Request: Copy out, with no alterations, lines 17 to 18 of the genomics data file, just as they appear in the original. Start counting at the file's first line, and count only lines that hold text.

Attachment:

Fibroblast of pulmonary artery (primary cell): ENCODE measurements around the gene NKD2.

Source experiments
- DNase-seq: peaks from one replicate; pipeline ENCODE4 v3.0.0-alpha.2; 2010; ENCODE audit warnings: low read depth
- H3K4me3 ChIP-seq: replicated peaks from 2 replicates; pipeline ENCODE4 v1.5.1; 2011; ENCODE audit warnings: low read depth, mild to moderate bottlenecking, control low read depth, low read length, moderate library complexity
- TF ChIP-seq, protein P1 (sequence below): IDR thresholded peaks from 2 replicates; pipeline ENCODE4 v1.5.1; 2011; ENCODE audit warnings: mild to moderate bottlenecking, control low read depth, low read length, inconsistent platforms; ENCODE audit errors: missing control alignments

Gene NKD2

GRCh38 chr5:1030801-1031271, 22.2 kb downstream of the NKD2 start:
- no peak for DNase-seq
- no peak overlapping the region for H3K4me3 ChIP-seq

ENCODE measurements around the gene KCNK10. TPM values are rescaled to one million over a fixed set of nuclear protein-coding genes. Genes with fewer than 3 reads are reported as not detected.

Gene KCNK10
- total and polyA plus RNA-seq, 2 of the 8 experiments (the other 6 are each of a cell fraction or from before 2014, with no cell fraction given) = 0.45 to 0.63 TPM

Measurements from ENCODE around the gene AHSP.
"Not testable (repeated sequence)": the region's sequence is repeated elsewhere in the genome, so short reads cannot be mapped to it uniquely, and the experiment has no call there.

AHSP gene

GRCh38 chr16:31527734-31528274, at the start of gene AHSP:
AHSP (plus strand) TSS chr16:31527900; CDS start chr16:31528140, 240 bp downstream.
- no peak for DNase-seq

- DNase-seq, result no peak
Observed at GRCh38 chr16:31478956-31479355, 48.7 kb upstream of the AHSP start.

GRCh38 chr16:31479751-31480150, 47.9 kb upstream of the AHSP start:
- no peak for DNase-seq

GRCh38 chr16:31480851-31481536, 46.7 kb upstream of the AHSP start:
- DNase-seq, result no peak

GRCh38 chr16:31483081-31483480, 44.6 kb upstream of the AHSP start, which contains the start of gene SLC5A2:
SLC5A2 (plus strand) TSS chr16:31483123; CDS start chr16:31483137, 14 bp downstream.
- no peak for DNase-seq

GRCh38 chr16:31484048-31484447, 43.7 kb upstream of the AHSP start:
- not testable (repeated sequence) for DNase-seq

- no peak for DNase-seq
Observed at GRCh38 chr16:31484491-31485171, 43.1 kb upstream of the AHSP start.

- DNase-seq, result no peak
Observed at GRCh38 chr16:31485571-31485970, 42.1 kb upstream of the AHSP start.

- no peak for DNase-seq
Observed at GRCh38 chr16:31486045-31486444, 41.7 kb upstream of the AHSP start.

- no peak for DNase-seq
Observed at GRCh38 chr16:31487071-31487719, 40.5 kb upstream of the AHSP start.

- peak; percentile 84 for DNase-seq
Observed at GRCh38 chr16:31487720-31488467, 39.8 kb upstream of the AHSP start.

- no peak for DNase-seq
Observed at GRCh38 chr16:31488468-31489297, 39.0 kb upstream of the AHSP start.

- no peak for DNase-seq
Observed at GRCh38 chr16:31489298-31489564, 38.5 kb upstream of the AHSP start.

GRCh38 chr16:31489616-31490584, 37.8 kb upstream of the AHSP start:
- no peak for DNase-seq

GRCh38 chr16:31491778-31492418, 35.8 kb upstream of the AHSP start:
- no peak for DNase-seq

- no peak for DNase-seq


AHSP (plus strand) TSS chr16:31527900; CDS start chr16:31528140, 240 bp downstream.
- no peak for DNase-seq